Project Description

Refix solves the problem of binary dependency management in .NET solutions. Refix is the only binary you'll need to commit to your source code repository!

Short of installing all dependent binaries in the GAC, dependency management is something with which many .NET development teams struggle. When many .NET projects use continuous integration, often with a build that may run on one of several build agents, making sure that all the dependencies are in place is a complex problem. Some achieve it by committing third-party binaries with their source code - at the more organised end of the spectrum, this could take the form of a central Subversion-based repository of binaries included via an svn:externals link for example. But this approach is slow, and slows down every commit and update. The aim in our view should always be that a developer can get a fresh copy of a project from source control and just build it. .NET promised Microsoft platform developers an end to DLL hell. Certainly, multiple versions of a DLL can be installed side-by-side in the GAC and accessed independently. But for those wanting to bundle dependencies with their application for a true XCopy deployment, this is not an option.

We were motivated to write Refix by a Subversion-based solution that was getting slower and slower to update, and where two third party libraries introduced a clash between two versions of a DLL each depended on. "We can deal with this using an assembly binding redirect, as we know the newer version to be backwardly compatible with the old. But shouldn't there be a tool that can sort this all out for us?" we asked ourselves. Refix does just that. The main components of Refix are:
  • A repository of third-party binaries, which exists locally but also as part of a hierarchy leading ultimately to http://repo.refixcentral.com.
  • A command line tool to "Refixize" a solution, and manually perform tasks if for whatever reason Refix is not integrated into a solution.
  • MSBuild projects to run at the beginning and end of a solution build that integrate the necessary Refix steps.
The documentation page describes each of these in more detail, and walks you through how to get started with Refix in more detail, but brief instructions can be found below. If you want to see a project that has Refix integrated into it, you could do worse than to download Refix's own source code from this site. We hope you'll find that it will download and build first time!

Source & continuous integration

You can download the Refix source code from this site. We have a TeamCity continuous integration build hosted by CodeBetter at:

http://teamcity.codebetter.com/project.html?projectId=project83&tab=projectOverview

Installation and getting started

Download the console application zip, and extract to a folder of your choice. Edit the config file to specify the folder where you want your local repository to reside. Optionally, add the installation folder to your PATH environment variable. One simple configuration is to create a Refix folder in your normal development working folder, and a Repo folder underneath it. Copy the console application to the Refix folder, add it to your path, and then set the repository location either using the RFX_REPO environment variable, or a setting in the console application's configuration file (the environment variable takes precedence if you do both).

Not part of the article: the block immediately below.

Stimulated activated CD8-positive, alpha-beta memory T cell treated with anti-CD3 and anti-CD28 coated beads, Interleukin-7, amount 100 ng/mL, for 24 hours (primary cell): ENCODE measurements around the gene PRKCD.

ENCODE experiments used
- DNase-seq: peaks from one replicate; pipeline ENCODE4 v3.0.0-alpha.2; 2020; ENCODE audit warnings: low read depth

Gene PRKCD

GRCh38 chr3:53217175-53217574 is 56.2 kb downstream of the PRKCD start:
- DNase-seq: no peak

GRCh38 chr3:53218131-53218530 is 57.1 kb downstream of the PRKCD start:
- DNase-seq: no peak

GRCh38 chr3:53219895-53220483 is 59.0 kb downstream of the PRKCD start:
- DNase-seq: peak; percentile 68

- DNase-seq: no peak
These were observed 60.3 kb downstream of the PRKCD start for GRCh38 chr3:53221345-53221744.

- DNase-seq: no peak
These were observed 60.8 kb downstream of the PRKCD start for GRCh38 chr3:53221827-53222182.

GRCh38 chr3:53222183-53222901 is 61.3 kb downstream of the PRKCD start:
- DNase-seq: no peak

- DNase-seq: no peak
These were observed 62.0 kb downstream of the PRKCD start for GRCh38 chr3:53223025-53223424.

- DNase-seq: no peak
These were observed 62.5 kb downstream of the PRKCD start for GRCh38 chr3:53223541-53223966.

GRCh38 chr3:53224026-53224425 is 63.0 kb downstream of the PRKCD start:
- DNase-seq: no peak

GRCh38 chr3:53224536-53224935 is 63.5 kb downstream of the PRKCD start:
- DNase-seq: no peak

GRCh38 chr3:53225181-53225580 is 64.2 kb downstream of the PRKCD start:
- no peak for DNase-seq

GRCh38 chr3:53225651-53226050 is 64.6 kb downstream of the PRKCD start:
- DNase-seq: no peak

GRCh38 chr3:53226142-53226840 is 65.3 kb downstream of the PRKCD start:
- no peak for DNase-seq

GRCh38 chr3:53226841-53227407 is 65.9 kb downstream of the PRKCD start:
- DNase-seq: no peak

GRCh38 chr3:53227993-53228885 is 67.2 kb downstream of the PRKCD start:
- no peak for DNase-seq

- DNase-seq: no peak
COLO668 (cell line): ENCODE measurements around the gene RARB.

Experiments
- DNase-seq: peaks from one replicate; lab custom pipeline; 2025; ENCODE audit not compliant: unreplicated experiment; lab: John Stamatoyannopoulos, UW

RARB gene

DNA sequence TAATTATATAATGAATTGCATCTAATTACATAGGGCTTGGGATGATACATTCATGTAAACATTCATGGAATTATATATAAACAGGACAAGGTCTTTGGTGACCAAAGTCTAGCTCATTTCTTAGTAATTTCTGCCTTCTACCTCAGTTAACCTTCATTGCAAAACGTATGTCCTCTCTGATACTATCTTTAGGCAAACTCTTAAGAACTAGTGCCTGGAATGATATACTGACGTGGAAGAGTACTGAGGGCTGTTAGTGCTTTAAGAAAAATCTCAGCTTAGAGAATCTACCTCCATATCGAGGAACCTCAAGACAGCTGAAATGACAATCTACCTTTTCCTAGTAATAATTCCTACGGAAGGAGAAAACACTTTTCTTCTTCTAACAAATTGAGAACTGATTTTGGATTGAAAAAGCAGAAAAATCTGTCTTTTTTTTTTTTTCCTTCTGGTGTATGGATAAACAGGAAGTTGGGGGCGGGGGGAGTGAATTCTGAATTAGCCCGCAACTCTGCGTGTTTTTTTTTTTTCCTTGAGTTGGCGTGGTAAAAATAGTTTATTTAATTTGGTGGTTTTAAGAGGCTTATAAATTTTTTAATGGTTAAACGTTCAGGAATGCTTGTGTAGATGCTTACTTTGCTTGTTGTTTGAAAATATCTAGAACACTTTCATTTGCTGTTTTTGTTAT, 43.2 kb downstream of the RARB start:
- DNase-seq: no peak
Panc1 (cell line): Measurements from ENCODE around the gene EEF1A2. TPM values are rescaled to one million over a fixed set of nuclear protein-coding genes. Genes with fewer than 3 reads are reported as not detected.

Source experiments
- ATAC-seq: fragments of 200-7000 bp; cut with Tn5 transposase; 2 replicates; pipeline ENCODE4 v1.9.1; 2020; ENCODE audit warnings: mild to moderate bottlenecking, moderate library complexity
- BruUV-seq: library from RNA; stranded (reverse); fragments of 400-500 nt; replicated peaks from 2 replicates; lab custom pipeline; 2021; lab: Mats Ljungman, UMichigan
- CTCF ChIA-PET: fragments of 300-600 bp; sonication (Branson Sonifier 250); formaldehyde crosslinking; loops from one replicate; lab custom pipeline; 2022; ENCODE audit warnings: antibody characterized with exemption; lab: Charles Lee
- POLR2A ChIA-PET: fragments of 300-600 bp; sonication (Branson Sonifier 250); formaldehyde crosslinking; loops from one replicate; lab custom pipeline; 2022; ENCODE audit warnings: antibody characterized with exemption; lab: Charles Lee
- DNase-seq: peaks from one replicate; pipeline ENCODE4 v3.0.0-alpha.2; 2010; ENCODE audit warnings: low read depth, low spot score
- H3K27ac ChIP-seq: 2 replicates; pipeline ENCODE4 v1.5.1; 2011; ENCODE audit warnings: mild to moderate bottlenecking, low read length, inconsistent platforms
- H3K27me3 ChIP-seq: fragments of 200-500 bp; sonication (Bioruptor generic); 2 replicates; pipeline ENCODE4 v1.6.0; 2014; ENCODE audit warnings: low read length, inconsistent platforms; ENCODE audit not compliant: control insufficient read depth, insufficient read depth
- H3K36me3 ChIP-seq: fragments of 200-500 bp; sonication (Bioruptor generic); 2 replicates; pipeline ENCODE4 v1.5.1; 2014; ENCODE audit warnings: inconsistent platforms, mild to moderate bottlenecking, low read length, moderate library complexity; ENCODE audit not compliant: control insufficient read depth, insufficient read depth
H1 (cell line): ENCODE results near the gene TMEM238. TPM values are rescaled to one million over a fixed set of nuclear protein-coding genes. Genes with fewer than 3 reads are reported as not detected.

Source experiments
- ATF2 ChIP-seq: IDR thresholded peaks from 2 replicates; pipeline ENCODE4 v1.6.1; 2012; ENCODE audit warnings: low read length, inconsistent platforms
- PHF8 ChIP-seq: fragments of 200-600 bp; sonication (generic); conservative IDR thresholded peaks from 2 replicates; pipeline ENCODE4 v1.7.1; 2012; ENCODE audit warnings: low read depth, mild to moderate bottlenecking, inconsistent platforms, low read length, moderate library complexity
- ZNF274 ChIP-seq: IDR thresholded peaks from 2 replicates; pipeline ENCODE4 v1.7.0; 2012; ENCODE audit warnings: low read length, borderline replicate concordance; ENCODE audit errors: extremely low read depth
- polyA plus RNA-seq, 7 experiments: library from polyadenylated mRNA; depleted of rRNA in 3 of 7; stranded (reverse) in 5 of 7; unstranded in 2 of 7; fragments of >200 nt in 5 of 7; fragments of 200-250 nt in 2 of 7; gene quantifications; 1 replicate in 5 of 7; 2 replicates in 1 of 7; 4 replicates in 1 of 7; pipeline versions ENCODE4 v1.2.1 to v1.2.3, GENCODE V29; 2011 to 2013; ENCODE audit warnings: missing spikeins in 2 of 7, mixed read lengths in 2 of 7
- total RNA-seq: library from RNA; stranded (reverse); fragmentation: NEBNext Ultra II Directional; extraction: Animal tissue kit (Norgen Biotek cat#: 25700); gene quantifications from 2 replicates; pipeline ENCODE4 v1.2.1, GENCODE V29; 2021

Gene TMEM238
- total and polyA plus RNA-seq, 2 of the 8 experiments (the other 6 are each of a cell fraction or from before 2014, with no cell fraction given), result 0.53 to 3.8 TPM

The console application is preconfigured to point to a remote Refix repository at http://repo.refixcentral.com. This, like the software, is in BETA status and should therefore be treated with the caution with whcih you treat all pre-release software. You can test the installation by running the version command from the command prompt, then getting the current log4net version into your local repository:

Screen shot 2010-06-19 at 14.15.24.png

Repository-related usage scenarios

These commands maintain the assembly binaries and their metadata within the local repository folder.

Register an assembly in your local repository

Run the command:

rfx reg[ister] <filename>
(e.g. rfx register nunit.framework.dll)
This adds the binary, and any recognised associated files, to the local repository, and inserts values into the assembly's version.xml file.

Mark a compatible alternative version

Run the command:

rfx alt[ernative] <assembly> <version> <compatibleversion>
(e.g. rfx alternative nunit.framework 2.5.2 2.5.2+)
The command accepts the following wildcards:
  • 2.5.* matches any version beginning 2.5.
  • 2.5.2+ matches any version whose third part is greater than or equal to 2.

Dependency resolution usage scenarios

These commands inspect a project, determine a compatible set of assembly versions, and rewrite project and config files as necessary to allow the solution to build against those files.

Preparing a solution to build

Run the prebuild command from the solution's root folder:

rfx pre[olve] [SOLUTION]
The optional SOLUTION parameter, here and below, indicates that the solution file name must be specified if the current folder contains more than one .sln file.

Integrating Refix into a solution

Run the solution command from the solution's root folder:

rfx [sln|solution] [SOLUTION]
If you are happy with the integration, then you should re-run this command and immediately follow it with the fix command to make the changes permanent.

rfx fix [SOLUTION]

Cleaning up after Refix

Run the following command from the solution's root folder:

rfx clean -a [SOLUTION]
Full help on these, or any commands is available from the command line by typing rfx help. All commands accept a verbose option (-v or --verbose) to show more informaton as they run, or a quiet option (-q or --quiet) to hide all non-error messages.

Last edited Sep 15, 2010 at 7:38 AM by davidmus, version 12